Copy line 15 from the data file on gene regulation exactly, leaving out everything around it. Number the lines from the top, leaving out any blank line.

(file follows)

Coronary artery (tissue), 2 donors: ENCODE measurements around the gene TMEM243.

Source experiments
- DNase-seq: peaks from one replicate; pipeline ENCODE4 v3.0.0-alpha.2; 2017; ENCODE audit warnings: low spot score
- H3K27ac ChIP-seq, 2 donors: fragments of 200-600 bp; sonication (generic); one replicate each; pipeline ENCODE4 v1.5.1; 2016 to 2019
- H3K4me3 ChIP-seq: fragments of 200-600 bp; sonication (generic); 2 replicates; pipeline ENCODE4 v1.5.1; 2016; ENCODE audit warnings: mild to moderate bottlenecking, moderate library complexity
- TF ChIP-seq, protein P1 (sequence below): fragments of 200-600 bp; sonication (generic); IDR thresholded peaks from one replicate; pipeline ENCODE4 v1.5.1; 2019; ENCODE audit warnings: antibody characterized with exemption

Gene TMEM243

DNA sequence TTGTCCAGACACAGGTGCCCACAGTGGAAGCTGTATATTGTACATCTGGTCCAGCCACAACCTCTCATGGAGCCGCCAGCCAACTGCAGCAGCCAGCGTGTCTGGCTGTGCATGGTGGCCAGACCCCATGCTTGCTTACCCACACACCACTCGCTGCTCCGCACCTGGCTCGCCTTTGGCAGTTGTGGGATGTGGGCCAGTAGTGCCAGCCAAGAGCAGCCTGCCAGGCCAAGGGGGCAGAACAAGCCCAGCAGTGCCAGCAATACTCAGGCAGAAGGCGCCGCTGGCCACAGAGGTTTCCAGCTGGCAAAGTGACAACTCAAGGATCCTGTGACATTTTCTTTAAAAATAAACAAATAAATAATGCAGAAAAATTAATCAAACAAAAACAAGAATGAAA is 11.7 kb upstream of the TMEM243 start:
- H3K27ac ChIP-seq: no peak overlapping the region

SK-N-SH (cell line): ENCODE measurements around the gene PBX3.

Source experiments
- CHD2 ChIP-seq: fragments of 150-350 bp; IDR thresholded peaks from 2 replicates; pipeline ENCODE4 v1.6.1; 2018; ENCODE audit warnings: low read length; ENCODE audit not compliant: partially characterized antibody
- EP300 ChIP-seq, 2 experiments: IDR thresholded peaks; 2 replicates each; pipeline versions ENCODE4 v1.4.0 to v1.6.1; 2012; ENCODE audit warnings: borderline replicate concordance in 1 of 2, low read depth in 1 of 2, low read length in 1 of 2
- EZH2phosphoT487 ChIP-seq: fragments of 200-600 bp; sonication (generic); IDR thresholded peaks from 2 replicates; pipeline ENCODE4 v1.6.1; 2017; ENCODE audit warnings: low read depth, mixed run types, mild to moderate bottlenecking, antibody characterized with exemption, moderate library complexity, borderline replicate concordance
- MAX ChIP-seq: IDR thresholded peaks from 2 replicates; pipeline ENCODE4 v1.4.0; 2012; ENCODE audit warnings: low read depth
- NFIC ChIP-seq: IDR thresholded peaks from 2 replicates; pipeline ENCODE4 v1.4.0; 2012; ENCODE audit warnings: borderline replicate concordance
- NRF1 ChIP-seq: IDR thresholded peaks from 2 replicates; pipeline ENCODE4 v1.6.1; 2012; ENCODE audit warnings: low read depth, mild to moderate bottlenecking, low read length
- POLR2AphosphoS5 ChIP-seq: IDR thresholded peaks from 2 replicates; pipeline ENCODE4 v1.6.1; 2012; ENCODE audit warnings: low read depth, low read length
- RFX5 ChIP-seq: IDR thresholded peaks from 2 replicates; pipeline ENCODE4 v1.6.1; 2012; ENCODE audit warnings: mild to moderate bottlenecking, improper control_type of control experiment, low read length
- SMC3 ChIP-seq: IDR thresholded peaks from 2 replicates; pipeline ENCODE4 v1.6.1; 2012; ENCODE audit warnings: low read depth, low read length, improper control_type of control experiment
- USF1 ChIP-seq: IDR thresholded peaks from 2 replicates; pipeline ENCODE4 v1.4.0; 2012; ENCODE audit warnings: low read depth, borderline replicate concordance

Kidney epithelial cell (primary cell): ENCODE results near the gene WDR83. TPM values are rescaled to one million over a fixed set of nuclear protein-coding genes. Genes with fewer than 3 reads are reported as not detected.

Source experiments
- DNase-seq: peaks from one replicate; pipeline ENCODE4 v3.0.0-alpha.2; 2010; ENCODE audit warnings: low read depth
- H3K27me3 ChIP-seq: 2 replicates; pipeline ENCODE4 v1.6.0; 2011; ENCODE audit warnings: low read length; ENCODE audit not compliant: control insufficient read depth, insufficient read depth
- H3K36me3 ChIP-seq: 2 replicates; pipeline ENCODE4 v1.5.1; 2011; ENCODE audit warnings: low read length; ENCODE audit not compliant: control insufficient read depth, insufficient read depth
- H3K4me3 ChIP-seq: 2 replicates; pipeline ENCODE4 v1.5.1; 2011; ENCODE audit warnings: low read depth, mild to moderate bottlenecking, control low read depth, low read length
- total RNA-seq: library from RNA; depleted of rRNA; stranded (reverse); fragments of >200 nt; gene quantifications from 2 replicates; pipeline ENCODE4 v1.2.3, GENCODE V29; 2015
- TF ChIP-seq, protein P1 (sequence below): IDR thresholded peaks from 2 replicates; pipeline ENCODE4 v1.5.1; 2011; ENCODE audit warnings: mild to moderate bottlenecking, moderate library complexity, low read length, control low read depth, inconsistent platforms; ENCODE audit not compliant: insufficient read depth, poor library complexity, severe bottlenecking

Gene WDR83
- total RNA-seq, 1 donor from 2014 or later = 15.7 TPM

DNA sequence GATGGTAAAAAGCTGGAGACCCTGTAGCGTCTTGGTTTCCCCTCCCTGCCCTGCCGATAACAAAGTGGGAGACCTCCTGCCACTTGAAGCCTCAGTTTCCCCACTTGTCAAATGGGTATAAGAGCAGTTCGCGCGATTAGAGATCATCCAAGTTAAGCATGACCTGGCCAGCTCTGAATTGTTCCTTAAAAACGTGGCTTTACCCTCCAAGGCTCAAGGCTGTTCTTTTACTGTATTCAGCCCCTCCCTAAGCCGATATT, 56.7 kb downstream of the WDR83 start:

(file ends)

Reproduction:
- MAX ChIP-seq: IDR thresholded peaks from 2 replicates; pipeline ENCODE4 v1.4.0; 2012; ENCODE audit warnings: low read depth